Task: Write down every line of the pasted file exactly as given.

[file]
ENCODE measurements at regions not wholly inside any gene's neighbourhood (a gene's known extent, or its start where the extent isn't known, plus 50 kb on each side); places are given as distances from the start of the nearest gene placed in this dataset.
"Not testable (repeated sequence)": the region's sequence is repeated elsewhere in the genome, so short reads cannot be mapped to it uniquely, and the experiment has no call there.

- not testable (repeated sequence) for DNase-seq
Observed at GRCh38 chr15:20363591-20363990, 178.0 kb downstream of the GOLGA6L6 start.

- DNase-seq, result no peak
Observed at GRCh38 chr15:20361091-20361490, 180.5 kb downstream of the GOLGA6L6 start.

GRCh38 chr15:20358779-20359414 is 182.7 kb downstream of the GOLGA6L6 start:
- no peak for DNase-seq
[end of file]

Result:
ENCODE measurements at regions not wholly inside any gene's neighbourhood (a gene's known extent, or its start where the extent isn't known, plus 50 kb on each side); places are given as distances from the start of the nearest gene placed in this dataset.
"Not testable (repeated sequence)": the region's sequence is repeated elsewhere in the genome, so short reads cannot be mapped to it uniquely, and the experiment has no call there.

- not testable (repeated sequence) for DNase-seq
Observed at GRCh38 chr15:20363591-20363990, 178.0 kb downstream of the GOLGA6L6 start.

- DNase-seq, result no peak
Observed at GRCh38 chr15:20361091-20361490, 180.5 kb downstream of the GOLGA6L6 start.

GRCh38 chr15:20358779-20359414 is 182.7 kb downstream of the GOLGA6L6 start:
- no peak for DNase-seq